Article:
We observe that the system problems that have been tackled thus far with deep RL include packet classification Liang et al. (2019), congestion control, Jay et al. (2019); Ruffy et al. (2018), resource allocation and scheduling in the cloud Mao et al. (2016); He et al. (2017a, b); Tesauro et al. (2006); Xu et al. (2017); Liu et al. (2017); Arabnejad et al. (2017); Xu et al. (2012); Rao et al. (2009), query optimization Krishnan et al. (2018); Marcus and Papaemmanouil (2018); Zhong et al. (2017); Ortiz et al. (2018); Guu et al. (2017); Liang et al. (2016); Marcus et al. (2019), compiler optimization Huang et al. (2019); Kulkarni and Cavazos (2012), and scheduling Addanki et al. (2019); Paliwal et al. (2019); Coons et al. (2008), with most of the works focusing on resource allocation and scheduling in the cloud.

We anticipate that the use of deep RL in system optimization will grow. However, we believe there is much room for improvement in the RL algorithms, system simulators, and problems tackled.

2 Background

Figure 1: Reinforcement learning. By observing the state of the environment, the agent takes actions for which he receives rewards. The agent’s goal is to take actions that maximize cumulative reward.

One of the promising machine learning approaches is reinforcement learning (RL), in which an agent learns by continually interacting with an environment Kaelbling et al. (1996). In RL, the agent observes the state of the environment, and based on this state/observation takes an action as illustrated in figure 1. The ultimate goal is to compute a policy–a mapping between the environment states and actions–that maximizes expected future reward. RL can be viewed as a stochastic optimization solution for solving Markov Decision Processes (MDPs) Bellman (1957), when the MDP is not known. An MDP is defined by a tuple with four elements: where is the set of states of the environment, describes the set of actions or transitions between states,

describes the probability distribution of next states given the current state and action and

is the reward of taking action in state . Given an MDP, the goal of the agent is to gain the largest possible cumulative reward. The objective of an RL algorithm associated with an MDP is to find a decision policy that achieves this goal for that MDP:

(1)

where is a sequence of states and actions that define a single episode, and is the length of that episode. Deep RL leverages a neural network to learn the policy (and sometimes the reward function). Over the past couple of years, a plethora of new deep RL techniques have been proposed Mnih et al. (2016); Ross et al. (2011); Sutton et al. (2000); Schulman et al. (2017); Lillicrap et al. (2015).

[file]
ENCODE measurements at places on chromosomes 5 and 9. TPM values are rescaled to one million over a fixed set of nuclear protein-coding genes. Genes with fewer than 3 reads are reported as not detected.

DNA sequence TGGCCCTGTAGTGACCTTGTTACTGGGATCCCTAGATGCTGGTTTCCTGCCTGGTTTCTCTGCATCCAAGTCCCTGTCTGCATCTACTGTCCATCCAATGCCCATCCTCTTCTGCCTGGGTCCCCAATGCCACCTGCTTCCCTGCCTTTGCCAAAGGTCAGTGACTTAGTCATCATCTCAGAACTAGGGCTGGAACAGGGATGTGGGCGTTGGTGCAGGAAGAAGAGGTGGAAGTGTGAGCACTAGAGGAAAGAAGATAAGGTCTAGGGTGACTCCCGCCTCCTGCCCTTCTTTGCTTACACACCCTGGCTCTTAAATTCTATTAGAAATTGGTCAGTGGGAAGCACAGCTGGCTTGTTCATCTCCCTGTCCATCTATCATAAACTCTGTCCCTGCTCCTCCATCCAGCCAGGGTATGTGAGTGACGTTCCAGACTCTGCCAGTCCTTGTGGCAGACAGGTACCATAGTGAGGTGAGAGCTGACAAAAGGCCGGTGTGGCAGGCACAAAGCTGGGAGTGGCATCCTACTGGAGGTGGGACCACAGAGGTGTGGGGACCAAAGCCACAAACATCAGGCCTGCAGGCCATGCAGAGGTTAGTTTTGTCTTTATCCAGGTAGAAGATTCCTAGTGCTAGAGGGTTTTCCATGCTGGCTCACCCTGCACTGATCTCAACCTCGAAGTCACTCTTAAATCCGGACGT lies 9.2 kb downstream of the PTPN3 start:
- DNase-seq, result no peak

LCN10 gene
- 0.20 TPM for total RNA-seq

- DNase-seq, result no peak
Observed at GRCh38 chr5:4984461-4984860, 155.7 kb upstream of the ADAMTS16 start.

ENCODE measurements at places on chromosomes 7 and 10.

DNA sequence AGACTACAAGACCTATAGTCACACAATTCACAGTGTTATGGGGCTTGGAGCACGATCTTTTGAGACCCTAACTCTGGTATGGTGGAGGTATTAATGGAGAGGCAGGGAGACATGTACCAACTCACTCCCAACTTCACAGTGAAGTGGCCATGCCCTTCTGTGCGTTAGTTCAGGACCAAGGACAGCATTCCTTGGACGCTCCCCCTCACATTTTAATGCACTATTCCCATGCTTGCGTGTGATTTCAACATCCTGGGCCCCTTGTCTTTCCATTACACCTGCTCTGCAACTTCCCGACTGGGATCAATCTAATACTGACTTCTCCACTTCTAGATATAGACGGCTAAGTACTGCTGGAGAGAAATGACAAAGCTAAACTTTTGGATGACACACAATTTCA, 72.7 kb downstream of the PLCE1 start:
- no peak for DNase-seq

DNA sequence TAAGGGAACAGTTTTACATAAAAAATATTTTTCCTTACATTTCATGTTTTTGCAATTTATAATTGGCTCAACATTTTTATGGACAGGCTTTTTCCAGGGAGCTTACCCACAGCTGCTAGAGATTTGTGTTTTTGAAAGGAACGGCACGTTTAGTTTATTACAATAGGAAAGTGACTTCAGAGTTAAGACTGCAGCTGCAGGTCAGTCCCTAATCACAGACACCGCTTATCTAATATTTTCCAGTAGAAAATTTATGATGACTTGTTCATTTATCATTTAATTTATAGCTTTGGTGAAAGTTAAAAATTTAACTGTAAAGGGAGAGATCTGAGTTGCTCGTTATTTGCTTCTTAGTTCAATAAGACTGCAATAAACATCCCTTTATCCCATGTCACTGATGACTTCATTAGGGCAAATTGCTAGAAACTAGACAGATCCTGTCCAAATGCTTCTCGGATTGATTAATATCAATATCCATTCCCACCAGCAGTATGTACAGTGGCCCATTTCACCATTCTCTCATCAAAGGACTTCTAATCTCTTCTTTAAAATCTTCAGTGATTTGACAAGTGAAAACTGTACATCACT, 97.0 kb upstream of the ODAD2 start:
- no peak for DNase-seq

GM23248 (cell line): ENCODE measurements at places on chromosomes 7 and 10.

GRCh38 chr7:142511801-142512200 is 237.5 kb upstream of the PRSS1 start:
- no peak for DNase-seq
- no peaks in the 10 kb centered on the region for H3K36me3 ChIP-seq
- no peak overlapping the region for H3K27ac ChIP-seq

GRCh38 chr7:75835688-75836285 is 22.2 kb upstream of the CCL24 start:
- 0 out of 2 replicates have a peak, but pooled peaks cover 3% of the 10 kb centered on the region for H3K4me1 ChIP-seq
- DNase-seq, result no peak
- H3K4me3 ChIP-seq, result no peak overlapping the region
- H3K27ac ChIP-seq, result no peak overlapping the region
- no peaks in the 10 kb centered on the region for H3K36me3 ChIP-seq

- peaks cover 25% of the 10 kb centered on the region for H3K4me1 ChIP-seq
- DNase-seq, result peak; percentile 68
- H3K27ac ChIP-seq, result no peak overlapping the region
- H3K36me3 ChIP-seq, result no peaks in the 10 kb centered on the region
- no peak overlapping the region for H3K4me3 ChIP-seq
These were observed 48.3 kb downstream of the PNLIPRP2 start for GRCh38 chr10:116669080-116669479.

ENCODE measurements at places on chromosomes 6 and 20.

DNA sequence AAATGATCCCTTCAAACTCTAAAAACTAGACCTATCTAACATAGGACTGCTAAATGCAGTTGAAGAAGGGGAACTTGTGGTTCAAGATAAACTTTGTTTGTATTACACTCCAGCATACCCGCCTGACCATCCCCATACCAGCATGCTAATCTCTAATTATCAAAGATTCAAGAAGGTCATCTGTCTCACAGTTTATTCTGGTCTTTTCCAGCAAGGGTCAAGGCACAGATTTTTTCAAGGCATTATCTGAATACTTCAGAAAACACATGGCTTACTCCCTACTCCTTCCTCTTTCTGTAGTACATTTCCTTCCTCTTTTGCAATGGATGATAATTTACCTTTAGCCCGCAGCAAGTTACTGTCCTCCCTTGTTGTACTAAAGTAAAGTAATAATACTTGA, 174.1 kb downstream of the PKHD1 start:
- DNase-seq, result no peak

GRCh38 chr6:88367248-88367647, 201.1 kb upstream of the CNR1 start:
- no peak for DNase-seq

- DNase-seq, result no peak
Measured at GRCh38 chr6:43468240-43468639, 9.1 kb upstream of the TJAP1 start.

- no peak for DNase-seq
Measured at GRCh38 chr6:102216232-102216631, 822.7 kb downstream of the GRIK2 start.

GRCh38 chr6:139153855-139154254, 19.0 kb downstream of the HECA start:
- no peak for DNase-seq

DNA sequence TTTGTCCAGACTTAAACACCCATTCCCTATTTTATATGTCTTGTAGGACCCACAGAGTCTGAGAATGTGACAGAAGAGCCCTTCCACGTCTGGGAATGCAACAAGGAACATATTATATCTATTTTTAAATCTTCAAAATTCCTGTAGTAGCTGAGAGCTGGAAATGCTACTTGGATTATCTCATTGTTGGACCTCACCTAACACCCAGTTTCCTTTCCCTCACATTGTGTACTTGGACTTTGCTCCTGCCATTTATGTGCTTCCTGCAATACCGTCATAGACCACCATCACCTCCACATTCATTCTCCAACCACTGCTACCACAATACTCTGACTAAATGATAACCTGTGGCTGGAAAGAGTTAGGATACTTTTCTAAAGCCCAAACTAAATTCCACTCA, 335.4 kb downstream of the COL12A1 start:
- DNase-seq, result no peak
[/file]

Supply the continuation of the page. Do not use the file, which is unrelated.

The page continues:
Policy Gradient (PG) Sutton et al. (2000), for example, uses a neural network to represent the policy. This policy is updated directly by differentiating the term in Equation 1 as follows:

(2)

and updating the network parameters (weights) in the direction of the gradient:

(3)

Proximal Policy Optimization (PPO) Schulman et al. (2017) improves on top of PG for more deterministic, stable, and robust behavior by limiting the updates and ensuring the deviation from the previous policy is not large.

In contrast, Q-Learning Watkins and Dayan (1992), state-action-reward-state-action (SARSA) Rummery and Niranjan (1994) and deep deterministic policy gradient (DDPG) Lillicrap et al. (2015) are temporal difference methods, i.e.

, they update the policy on every timestep (action) rather than on every episode. Furthermore, these algorithms bootstrap and, instead of using a neural network for the policy itself, they learn a Q-function, which estimates the long term reward from taking an action. The policy is then defined using this Q-function. In Q-learning the Q-function is updated as follows:

(4)

in other words the Q-function updates are performed based on the action that maximizes the value of that Q-function. On the other hand, in SARSA, the Q-function is updated as follows:

(5)

i.e., the Q-function updates are performed based on the action that the policy would select given state . DDPG fits multiple neural networks to the policy, including the Q-function and target time-delayed copies that slowly track the learned networks and greatly improve stability in learning.

Algorithms such as upper-confidence-bound and greedy could later be used to determine the way the policy is defined based on the Q-function Auer (2002); Sutton and Barto (2018). The surveyed works in this paper focus on the epsilon greedy method where the policy is defined as follow:

(6)